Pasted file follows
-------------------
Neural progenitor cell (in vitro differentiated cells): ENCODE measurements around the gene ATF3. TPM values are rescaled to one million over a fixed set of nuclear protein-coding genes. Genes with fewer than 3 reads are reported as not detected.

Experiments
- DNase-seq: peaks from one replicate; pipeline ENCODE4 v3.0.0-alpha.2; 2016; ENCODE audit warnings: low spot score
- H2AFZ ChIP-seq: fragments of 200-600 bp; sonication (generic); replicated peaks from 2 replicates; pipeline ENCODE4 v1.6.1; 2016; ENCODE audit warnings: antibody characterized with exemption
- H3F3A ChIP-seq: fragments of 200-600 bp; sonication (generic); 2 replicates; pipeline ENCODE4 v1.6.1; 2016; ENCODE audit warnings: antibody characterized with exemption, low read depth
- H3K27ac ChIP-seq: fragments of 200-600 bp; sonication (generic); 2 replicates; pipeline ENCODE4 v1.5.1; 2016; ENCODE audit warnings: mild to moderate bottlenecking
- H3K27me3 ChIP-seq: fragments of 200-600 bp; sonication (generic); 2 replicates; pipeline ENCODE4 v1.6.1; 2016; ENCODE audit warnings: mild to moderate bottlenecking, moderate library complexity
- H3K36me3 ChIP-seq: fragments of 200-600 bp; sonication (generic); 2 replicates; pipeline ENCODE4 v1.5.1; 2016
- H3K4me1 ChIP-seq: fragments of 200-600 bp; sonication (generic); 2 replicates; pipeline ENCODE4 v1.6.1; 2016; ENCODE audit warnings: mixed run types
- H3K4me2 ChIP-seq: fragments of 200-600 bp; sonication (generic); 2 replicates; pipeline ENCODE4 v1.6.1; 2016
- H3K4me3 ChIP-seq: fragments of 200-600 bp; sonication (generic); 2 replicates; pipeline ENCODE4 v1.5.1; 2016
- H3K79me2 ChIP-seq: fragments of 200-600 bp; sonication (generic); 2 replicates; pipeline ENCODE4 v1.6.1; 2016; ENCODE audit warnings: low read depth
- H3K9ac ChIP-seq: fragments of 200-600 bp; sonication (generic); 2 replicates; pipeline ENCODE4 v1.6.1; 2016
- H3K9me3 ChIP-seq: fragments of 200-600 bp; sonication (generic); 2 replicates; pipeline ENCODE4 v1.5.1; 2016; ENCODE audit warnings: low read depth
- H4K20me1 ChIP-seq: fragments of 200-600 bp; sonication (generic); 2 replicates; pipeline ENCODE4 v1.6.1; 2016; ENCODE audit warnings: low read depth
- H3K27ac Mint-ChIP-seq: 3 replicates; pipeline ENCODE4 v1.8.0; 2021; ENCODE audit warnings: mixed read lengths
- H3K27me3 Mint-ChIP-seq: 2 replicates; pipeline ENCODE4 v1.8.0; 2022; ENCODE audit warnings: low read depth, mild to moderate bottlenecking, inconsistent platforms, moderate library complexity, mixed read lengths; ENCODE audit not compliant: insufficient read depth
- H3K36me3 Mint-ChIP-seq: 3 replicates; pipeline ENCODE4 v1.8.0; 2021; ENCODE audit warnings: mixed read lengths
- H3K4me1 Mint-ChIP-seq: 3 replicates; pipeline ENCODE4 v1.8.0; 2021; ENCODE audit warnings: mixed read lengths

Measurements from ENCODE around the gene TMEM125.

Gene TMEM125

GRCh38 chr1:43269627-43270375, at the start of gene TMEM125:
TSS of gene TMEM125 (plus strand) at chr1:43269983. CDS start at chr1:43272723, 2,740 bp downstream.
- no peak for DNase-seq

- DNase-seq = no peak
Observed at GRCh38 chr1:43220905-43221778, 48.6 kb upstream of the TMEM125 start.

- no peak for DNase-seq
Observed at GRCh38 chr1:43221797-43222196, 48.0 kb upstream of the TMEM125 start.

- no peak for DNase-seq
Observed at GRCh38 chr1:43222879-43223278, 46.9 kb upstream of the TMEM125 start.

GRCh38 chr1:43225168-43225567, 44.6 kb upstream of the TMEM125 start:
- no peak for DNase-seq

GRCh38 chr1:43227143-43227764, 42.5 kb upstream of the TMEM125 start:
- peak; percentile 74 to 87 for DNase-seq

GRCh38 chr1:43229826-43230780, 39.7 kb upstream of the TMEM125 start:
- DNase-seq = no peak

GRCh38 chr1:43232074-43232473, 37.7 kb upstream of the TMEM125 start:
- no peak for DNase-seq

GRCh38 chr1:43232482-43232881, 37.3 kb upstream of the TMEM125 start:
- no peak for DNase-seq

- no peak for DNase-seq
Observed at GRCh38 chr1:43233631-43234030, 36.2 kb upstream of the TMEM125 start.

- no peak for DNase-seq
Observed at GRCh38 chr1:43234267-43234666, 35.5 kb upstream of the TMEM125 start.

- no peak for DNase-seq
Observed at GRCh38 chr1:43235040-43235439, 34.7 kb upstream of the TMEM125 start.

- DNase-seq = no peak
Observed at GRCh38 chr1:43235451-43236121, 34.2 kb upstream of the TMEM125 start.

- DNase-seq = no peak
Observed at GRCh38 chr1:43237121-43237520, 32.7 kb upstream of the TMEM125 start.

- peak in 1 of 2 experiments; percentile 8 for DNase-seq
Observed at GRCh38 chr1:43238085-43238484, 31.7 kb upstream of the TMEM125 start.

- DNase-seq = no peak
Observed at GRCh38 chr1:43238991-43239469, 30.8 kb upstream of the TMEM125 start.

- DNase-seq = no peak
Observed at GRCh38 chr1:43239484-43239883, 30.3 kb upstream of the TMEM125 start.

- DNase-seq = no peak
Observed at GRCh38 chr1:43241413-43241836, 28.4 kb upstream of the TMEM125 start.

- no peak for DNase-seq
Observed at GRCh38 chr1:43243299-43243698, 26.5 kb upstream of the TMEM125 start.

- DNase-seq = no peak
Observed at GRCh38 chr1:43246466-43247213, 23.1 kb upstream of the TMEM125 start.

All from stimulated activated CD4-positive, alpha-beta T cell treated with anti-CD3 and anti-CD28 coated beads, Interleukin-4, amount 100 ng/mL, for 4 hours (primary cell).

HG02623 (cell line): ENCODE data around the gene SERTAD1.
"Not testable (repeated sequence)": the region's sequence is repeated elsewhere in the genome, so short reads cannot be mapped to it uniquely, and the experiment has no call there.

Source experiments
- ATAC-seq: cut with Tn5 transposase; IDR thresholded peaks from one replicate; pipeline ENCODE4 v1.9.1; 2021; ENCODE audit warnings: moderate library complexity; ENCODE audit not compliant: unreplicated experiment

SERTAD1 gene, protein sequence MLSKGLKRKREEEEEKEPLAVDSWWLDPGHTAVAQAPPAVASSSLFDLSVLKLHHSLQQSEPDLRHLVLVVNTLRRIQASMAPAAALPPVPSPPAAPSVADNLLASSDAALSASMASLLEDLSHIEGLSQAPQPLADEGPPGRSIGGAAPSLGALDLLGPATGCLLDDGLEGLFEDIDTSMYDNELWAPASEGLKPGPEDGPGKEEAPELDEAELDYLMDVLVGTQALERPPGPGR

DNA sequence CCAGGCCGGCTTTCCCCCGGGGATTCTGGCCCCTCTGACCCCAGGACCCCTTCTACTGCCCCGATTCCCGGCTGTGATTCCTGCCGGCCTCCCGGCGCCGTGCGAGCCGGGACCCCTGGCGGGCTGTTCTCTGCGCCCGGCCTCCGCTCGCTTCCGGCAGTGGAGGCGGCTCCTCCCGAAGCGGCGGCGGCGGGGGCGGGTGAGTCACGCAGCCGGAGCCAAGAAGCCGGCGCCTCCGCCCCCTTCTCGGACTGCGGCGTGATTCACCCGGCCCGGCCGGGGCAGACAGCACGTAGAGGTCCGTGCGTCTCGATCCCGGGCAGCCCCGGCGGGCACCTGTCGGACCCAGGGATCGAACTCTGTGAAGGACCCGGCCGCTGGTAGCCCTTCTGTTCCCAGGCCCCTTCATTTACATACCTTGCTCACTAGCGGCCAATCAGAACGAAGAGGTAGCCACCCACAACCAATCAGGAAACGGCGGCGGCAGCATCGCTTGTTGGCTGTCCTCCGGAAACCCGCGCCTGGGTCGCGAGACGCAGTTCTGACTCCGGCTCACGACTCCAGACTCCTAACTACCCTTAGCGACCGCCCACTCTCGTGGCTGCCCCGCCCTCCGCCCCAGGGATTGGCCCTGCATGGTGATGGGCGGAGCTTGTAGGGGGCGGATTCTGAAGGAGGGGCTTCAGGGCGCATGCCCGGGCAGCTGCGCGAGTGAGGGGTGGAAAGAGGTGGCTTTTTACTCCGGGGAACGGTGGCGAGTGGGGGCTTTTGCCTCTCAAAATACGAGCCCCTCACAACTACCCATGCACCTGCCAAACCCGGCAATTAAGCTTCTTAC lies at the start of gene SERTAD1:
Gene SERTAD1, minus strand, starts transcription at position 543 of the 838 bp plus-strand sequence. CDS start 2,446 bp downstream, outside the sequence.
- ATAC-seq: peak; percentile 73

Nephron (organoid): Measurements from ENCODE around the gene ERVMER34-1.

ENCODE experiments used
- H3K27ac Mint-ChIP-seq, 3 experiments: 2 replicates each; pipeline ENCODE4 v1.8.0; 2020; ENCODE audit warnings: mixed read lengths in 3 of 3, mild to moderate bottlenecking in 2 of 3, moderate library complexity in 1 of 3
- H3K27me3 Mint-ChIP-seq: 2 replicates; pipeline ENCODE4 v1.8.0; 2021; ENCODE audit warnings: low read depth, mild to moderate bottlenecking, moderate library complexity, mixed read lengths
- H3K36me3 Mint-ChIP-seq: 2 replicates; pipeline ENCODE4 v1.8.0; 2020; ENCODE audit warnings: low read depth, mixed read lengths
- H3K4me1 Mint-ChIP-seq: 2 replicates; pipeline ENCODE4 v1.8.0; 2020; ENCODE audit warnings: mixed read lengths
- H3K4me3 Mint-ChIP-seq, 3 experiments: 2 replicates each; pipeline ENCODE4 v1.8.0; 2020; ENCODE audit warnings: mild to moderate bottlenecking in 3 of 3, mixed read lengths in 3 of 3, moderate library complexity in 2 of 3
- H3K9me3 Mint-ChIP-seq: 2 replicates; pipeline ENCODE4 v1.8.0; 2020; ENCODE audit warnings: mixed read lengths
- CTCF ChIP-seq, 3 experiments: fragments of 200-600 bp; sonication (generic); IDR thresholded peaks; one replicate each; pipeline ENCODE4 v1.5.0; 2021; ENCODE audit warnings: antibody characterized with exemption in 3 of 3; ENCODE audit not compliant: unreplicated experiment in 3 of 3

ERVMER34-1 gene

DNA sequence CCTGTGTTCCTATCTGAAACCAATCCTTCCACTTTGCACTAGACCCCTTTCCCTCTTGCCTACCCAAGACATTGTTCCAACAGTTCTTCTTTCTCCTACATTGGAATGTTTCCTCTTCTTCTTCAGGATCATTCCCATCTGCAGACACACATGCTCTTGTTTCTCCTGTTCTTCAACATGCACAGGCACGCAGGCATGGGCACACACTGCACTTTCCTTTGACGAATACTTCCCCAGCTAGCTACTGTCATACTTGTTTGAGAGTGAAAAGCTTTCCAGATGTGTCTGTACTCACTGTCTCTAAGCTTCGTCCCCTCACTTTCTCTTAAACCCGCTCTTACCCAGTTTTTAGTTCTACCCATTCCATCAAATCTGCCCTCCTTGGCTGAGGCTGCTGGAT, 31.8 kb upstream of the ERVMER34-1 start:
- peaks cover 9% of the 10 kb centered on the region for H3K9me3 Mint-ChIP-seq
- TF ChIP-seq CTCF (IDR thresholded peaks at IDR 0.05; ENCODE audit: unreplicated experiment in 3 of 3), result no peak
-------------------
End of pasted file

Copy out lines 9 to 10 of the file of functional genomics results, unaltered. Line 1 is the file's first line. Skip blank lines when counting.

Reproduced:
- H3K4me1 ChIP-seq: fragments of 200-600 bp; sonication (generic); 2 replicates; pipeline ENCODE4 v1.6.1; 2016; ENCODE audit warnings: mixed run types
- H3K4me2 ChIP-seq: fragments of 200-600 bp; sonication (generic); 2 replicates; pipeline ENCODE4 v1.6.1; 2016